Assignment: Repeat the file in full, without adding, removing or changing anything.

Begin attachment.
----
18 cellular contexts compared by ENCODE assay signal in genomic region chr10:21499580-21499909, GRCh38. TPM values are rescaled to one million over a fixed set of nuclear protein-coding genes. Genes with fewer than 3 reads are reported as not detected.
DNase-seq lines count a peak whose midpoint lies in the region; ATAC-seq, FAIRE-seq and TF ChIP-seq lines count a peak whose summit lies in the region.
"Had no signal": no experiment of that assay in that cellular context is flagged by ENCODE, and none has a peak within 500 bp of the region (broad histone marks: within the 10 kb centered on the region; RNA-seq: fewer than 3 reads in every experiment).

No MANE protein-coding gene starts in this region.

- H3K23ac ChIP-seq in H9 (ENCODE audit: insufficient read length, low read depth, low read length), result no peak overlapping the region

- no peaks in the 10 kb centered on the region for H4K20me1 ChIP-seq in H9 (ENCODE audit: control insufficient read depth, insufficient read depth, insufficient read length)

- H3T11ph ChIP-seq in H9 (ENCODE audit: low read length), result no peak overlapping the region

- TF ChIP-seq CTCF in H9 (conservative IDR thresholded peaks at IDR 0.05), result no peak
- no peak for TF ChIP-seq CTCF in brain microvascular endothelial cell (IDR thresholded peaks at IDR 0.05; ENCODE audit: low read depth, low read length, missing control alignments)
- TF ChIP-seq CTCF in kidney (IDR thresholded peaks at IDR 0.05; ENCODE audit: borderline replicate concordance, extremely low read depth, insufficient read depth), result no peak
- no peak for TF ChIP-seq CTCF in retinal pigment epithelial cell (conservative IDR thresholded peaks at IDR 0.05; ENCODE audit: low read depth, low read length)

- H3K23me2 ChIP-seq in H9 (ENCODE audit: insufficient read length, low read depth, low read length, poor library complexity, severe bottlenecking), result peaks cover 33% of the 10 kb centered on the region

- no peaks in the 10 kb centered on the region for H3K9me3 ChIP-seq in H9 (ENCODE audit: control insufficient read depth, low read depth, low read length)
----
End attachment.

18 cellular contexts compared by ENCODE assay signal in genomic region chr10:21499580-21499909, GRCh38. TPM values are rescaled to one million over a fixed set of nuclear protein-coding genes. Genes with fewer than 3 reads are reported as not detected.
DNase-seq lines count a peak whose midpoint lies in the region; ATAC-seq, FAIRE-seq and TF ChIP-seq lines count a peak whose summit lies in the region.
"Had no signal": no experiment of that assay in that cellular context is flagged by ENCODE, and none has a peak within 500 bp of the region (broad histone marks: within the 10 kb centered on the region; RNA-seq: fewer than 3 reads in every experiment).

No MANE protein-coding gene starts in this region.

- H3K23ac ChIP-seq in H9 (ENCODE audit: insufficient read length, low read depth, low read length), result no peak overlapping the region

- no peaks in the 10 kb centered on the region for H4K20me1 ChIP-seq in H9 (ENCODE audit: control insufficient read depth, insufficient read depth, insufficient read length)

- H3T11ph ChIP-seq in H9 (ENCODE audit: low read length), result no peak overlapping the region

- TF ChIP-seq CTCF in H9 (conservative IDR thresholded peaks at IDR 0.05), result no peak
- no peak for TF ChIP-seq CTCF in brain microvascular endothelial cell (IDR thresholded peaks at IDR 0.05; ENCODE audit: low read depth, low read length, missing control alignments)
- TF ChIP-seq CTCF in kidney (IDR thresholded peaks at IDR 0.05; ENCODE audit: borderline replicate concordance, extremely low read depth, insufficient read depth), result no peak
- no peak for TF ChIP-seq CTCF in retinal pigment epithelial cell (conservative IDR thresholded peaks at IDR 0.05; ENCODE audit: low read depth, low read length)

- H3K23me2 ChIP-seq in H9 (ENCODE audit: insufficient read length, low read depth, low read length, poor library complexity, severe bottlenecking), result peaks cover 33% of the 10 kb centered on the region

- no peaks in the 10 kb centered on the region for H3K9me3 ChIP-seq in H9 (ENCODE audit: control insufficient read depth, low read depth, low read length)